Despite cancellation of the Quad summit, grouping continues to prove its worth in the region, say experts
While Australia will not be hosting the Quad summit after all, analysts believe the cancellation is likely to have little influence on the alliance in the long term, and that it is better for the US to deal with its domestic issues first.
SYDNEY: The Quad summit that was to take place in Sydney next week might be cancelled, but the grouping - a partnership among Australia, India, Japan and the United States - continues to prove its worth in the region, experts said.
The meeting will now take place on the sidelines of the G7 meeting in Japan, after US President Joe Biden decided to cut short his trip to Asia and return to Washington for negotiations on the debt ceiling.
Last-minute plans for Mr Biden to address both houses of parliament in Canberra, as well as talks with South Pacific leaders in neighbouring Papua New Guinea have, however, had to be put on ice.
The Quad, which has been embraced by both sides of politics in Australia as part of the Indo-Pacific security architecture, is very important for the country, said Professor Rory Medcalf, head of the Australian National Security College.
“It provides a kind of network for us in the region. It is not simply about dependence on the United States or indeed, if you like, capitulating to Chinese influence. The Quad proves that Australia can do smart diplomacy as a middle power with democratic partners but in a way that stabilises the region,” he said.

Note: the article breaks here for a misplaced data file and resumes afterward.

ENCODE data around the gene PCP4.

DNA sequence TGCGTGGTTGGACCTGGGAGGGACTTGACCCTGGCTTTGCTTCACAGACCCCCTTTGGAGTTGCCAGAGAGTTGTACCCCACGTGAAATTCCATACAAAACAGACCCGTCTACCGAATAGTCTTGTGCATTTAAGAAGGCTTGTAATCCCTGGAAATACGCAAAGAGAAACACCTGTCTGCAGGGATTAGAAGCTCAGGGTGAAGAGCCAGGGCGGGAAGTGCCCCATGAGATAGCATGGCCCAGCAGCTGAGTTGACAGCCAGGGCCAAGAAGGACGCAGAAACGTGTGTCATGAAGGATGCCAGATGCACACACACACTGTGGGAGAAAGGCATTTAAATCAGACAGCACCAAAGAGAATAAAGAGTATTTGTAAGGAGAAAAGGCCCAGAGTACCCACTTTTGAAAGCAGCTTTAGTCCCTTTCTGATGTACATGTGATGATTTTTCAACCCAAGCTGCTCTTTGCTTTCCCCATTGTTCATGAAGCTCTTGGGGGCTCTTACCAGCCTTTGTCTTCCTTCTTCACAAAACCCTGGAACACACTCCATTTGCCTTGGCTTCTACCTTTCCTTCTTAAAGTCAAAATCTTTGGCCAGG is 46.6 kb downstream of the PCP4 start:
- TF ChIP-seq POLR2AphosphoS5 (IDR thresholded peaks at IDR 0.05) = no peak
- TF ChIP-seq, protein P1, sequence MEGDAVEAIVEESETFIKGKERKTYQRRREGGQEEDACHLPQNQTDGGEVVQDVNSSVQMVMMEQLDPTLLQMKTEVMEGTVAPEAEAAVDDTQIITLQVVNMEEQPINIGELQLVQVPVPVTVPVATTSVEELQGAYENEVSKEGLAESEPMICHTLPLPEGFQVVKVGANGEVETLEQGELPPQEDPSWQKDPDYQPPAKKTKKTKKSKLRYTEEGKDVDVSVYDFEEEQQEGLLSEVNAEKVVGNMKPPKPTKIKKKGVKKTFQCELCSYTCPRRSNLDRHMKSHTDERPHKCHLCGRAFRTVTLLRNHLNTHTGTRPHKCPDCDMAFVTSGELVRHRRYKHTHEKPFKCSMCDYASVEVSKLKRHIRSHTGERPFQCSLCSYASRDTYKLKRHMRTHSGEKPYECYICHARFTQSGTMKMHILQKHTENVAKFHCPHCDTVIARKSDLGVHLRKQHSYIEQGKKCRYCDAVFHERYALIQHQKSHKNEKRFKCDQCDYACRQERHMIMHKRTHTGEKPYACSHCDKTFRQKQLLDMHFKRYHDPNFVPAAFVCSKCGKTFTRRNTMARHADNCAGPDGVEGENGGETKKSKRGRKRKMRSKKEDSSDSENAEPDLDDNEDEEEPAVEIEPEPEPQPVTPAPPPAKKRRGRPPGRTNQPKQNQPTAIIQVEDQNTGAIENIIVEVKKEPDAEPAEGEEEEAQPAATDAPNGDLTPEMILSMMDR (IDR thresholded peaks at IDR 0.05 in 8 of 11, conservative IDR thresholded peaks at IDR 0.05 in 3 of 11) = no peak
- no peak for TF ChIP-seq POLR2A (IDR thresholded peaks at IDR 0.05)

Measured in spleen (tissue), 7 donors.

Former Australian Prime Minister Scott Morrison, who played a key role in helping to forge the Quad, called it one of the most important advances in Australia’s security since Canberra signed an alliance with the US.
“That’s a very strong statement. I’m not sure the current government would go quite so far, but it’s very important in terms of enmeshing the role of the US in the region, achieving greater convergence with India and also partnering with Japan,” said director of the Southeast Asia Programme at think tank Lowy Institute Susannah Patton.
NEED FOR US TO DEAL WITH DOMESTIC ISSUES
It is better for the US to deal with its domestic issues first, analysts said.
It has been said repeatedly by various theorists and politicians that foreign policy starts at home, said Professor of International Relations and Political Science Aurel Braun.
“If you are going to be powerful abroad, you need to be strong at home. And clearly, the crisis over the potential debt ceiling, the need to resolve that between the Republicans and the Democrats, is a crucial one,” Prof Braun from the University of Toronto told CNA’s Asia First on Friday (May 19).
“The United States cannot afford to default. It sends the wrong kind of message.”
He added the Biden administration needs to move on that very quickly to find a compromise “so they can focus on those foreign policy issues that are really pressing internationally and not allow domestic factors to overwhelm the ability of the largest democratic country to act in an effective way internationally”.
Mr Biden and congressional leaders including House Speaker Kevin McCarthy have held two rounds of face-to-face talks to try and reach agreement on a deal to raise the US borrowing limit and allow the country to pay for its existing obligations.
LITTLE INFLUENCE ON ALLIANCE
While Australia will not be hosting the Quad summit after all, analysts believe the cancellation is likely to have little influence on the alliance in the long term.
Even China, whose dominance the Quad aims to deter, is beginning to accept that the Quad is here to stay, noted Prof Medcalf.
He added that it has been “quite reassuring” for him as an Australian analyst that in recent years, there is increasing acceptance by the Association of Southeast Asian Nations (ASEAN) in recent years that the Quad is part of the multi-polarity of the region that can put limits on Chinese power without provoking conflict.
Even so, there are fears Mr Biden’s “no show” in Sydney could undermine Australia’s faith in its relationship with the US, with local media reporting that the cancellation might raise questions about the reliability of the US as a regional ally.